The mountain roads through the Alps represent some of the great engineering marvels in architectural history. Constructed along dizzying precipices and craggy inclines, the hairpin bends twist these roads all the way up to the icy mountain tops, not only linking countries and cultures but also offering unparalleled views and spectacular adventures.
Motorists, bikers and racing drivers alike dream of these mountainous curves as the ultimate driving challenge. No Alpine pass is more renowned among lovers of serpentine routes than the Stelvio Pass. Carved out at the beginning of the 19th century by ingenious master builder Carlo Donegani by order of the Austrian royal family, the route zig-zags 2757 metres through 48 hairpin bends, making it the most daring and sinuous pass ever constructed in the Alps. Known as “Stelvio” in Italian, the mountainous route evoked treks through the Himalayas in the minds of early motorists, while British TV motor show Top Gear dubbed the mountain pass the “greatest driving road in the world”.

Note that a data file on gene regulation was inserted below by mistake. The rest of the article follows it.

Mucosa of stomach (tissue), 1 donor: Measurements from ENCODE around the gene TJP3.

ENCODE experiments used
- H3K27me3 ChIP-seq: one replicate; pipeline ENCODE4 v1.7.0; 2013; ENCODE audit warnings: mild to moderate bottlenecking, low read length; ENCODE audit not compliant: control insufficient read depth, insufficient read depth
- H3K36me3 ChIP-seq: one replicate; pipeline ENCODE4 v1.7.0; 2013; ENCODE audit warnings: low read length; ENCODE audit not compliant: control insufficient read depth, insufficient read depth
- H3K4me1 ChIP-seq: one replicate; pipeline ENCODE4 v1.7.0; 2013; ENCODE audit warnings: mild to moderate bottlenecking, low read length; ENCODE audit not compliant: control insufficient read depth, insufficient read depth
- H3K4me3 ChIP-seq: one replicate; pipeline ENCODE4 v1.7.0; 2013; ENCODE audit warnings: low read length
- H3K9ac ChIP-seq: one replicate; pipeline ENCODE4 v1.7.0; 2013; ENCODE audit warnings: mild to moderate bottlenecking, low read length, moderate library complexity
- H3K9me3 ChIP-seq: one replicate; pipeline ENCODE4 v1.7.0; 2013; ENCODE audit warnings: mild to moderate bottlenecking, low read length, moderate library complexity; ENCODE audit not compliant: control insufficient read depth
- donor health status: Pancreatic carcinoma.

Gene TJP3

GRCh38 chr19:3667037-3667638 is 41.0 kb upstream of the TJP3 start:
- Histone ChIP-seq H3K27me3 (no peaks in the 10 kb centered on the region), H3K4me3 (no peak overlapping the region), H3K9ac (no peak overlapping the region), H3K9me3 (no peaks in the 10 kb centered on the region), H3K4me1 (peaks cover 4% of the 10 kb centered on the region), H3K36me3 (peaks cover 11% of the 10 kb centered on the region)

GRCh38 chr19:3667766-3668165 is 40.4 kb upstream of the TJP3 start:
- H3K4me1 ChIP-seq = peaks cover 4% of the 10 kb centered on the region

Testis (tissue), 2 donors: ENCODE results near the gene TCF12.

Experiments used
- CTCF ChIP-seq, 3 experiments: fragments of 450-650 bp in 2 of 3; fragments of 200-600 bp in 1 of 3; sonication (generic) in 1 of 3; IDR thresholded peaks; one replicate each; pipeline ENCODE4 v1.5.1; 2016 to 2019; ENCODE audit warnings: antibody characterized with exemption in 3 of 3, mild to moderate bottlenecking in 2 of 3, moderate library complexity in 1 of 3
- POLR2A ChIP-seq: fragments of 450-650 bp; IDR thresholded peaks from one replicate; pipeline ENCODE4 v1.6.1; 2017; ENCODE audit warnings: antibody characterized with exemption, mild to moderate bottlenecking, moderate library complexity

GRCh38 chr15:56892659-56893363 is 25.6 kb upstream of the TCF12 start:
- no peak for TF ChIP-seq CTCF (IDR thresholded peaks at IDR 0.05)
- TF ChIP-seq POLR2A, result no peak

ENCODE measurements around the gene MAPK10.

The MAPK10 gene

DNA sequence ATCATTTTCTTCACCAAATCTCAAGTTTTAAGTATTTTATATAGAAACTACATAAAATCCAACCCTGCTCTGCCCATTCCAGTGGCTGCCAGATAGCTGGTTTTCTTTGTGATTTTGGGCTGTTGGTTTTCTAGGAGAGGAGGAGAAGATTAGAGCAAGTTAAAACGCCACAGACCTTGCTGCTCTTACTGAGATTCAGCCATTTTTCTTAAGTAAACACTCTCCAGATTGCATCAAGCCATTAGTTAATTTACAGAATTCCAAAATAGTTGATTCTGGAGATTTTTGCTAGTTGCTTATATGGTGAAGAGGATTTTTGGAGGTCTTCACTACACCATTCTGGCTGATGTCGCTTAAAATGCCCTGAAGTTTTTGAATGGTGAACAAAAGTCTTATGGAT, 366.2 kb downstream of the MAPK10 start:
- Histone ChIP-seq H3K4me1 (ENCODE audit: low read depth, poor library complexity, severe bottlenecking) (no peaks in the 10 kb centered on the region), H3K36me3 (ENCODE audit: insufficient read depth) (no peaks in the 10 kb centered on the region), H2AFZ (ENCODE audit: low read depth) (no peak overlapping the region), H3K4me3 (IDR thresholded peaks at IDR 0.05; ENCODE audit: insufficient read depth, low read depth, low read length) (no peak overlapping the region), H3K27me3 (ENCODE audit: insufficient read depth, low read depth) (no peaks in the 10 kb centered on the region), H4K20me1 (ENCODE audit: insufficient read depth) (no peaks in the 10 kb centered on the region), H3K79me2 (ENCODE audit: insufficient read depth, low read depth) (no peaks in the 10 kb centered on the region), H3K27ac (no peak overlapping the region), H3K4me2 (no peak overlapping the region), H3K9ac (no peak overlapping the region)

Photographer Stefan Bogner and author Jan Karl Baedeker have already published an impressive and successful coffee table book entitled “Porsche Drive – 15 passes in 4 days”, thus defining the perfect route for a “Mille Miglia race through the Alps”. With their new book, “Porsche Drive – Stelvio”, they have now delivered a visually striking and unique tribute to the Stelvio Pass, documented and portrayed in detail for the first time with over 300 pages of spectacular aerial images, anecdotes and interviews. The book offers a glimpse of what it is like to experience bend after bend of this dream route behind the steering wheel of some of the fastest and sportiest Porsche vehicles of all time. The book features contributions from both Alpine historians and architects, as well as Porsche drivers who share their passion with readers for the pass to end all passes. Baedeker and Bogner have also made sure to include some recommendations for places to visit: The book reveals which restaurants to stop at for a bite to eat and where to stay the night on the Stelvio Pass, encouraging readers to try the route for themselves.